Submitted to: World Veterinary Poultry Association
Publication Type: Review Article
Publication Acceptance Date: September 16, 2001
Publication Date: N/A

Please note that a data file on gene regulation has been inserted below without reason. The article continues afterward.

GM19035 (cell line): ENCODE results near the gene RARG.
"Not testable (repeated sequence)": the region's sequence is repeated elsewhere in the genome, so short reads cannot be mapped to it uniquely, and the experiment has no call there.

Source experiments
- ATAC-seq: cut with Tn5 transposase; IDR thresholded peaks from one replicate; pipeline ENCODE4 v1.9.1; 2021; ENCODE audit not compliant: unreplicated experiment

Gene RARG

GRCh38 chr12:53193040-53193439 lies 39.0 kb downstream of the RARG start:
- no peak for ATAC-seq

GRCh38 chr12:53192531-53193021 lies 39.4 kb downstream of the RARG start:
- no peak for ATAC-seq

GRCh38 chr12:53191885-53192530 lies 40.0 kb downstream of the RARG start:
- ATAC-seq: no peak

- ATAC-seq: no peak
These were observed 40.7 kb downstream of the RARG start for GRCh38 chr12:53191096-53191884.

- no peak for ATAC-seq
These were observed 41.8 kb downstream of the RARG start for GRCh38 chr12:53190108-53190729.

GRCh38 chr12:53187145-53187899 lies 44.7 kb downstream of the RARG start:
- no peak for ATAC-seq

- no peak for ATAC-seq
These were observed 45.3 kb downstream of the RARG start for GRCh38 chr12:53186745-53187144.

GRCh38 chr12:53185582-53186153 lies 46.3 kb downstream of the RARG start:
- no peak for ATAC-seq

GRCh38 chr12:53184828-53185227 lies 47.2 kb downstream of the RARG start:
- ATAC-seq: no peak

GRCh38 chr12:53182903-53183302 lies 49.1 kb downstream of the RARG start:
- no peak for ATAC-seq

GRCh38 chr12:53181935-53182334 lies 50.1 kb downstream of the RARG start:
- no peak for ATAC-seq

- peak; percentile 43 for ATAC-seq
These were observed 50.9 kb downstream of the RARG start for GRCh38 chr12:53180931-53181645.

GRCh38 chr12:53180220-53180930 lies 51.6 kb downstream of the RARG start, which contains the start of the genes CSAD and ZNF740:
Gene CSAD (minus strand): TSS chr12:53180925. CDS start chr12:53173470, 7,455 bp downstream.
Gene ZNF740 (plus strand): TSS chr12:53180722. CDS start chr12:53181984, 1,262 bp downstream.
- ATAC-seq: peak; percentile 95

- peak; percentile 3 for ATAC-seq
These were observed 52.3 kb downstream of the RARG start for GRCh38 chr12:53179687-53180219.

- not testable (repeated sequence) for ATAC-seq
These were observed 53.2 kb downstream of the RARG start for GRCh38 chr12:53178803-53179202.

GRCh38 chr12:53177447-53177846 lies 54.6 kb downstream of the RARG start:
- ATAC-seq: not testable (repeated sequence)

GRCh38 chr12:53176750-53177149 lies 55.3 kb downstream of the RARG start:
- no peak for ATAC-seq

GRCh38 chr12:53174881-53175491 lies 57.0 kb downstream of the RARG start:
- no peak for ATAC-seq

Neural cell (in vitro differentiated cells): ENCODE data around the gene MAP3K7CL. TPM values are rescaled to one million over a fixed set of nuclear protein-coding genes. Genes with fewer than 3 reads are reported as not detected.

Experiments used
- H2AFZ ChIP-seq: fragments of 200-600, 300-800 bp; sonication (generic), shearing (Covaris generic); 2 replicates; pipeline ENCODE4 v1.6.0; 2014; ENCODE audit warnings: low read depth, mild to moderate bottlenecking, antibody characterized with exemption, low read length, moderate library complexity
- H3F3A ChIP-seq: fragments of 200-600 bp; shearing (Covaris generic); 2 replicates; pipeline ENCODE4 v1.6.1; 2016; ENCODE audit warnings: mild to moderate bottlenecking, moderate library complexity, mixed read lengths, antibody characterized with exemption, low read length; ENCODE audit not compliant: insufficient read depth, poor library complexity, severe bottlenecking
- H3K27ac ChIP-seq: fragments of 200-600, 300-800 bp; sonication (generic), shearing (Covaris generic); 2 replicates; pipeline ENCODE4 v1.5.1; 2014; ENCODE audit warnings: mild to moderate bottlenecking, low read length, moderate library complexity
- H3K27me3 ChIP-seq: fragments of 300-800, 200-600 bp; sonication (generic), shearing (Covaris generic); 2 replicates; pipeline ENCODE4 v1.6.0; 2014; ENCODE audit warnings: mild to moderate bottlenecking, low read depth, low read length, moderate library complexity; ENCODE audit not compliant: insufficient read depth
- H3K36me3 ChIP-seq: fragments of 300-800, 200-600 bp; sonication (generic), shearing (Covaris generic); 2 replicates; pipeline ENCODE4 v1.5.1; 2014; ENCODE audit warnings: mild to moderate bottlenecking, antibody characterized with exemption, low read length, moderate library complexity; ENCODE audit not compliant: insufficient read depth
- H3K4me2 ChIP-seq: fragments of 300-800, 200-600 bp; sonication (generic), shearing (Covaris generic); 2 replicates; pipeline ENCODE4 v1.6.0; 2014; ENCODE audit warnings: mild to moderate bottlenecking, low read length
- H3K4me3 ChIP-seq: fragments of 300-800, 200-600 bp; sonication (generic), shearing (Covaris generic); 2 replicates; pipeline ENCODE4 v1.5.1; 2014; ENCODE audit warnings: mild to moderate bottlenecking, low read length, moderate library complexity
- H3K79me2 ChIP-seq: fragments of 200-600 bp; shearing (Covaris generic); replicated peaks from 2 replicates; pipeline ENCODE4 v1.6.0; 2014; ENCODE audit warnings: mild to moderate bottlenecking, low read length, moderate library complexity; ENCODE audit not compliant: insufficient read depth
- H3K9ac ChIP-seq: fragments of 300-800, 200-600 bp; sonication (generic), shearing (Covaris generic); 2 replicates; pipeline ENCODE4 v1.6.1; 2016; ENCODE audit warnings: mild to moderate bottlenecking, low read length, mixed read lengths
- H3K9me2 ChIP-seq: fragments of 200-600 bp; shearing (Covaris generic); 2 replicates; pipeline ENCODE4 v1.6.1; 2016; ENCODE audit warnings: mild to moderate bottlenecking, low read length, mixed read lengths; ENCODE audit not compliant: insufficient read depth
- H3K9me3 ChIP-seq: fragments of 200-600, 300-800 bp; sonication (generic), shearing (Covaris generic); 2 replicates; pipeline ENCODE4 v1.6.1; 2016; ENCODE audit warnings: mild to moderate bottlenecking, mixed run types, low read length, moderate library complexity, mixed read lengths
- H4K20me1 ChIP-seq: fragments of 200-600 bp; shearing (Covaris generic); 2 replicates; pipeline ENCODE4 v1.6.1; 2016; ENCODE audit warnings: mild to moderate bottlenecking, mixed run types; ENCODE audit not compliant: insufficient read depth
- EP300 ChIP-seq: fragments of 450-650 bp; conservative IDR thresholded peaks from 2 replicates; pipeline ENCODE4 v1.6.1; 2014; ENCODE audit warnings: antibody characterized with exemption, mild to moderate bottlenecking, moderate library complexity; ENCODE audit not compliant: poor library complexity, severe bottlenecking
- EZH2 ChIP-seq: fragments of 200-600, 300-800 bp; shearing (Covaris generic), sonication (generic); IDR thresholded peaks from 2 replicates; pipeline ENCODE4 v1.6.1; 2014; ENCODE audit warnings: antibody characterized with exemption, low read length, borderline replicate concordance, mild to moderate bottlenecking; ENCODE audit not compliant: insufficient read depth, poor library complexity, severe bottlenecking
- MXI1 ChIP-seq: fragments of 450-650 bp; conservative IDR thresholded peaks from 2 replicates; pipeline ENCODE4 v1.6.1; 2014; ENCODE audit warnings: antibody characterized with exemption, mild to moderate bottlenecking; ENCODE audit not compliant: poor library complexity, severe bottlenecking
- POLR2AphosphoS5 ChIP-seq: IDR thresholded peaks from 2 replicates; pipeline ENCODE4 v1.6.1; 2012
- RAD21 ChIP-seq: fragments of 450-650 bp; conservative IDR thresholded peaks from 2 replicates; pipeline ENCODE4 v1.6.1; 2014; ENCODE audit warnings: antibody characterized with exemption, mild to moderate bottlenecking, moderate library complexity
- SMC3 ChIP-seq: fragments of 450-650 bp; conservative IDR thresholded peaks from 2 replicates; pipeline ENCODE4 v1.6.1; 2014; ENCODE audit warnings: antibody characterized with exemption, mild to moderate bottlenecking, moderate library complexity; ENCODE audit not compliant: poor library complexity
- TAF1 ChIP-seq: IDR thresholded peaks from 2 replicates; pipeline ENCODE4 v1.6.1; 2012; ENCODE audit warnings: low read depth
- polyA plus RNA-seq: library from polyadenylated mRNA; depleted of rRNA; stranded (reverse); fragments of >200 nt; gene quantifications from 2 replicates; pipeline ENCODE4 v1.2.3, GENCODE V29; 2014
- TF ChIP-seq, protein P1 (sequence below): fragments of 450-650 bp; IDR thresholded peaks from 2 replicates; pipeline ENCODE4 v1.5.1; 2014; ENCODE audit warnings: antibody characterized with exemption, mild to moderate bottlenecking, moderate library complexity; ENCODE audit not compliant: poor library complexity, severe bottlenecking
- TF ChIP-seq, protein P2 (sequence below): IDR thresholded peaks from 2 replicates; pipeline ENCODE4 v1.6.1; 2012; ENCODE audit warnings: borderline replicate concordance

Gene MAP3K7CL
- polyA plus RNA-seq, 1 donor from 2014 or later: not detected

Technical Abstract: Research on Marek's disease (MD) has benefitted from many significant advances during the past 40 years. Some of the most recent of these, including the sequencing of the DNA genome and development of technologies to produce recombinant viruses, will be discussed along with their respective implications. The disease incidence, although relatively low compared to historic levels, varies and the host range of the virus appears to be expanding along with its increasing virulence. Methods for classifying viral isolates by pathotype include traditional challenge of immunized chickens and measurement of lymphoma responses, lymphoid organ atrophy, and measurement of neurologic responses--each has advantages and disadvantages. Progress in vaccine development includes the development and characterization of new attenuated variants of contemporary strains. Preattenuated vaccines may provide additional protection but safety issues must be addressed. Synergism is an understudied strategy to leverage the protection afforded by serotype 2 and 3 viruses. Revaccination is a widely used technique but needs further study. A vision for the future of MD vaccinology and long-term control is offered.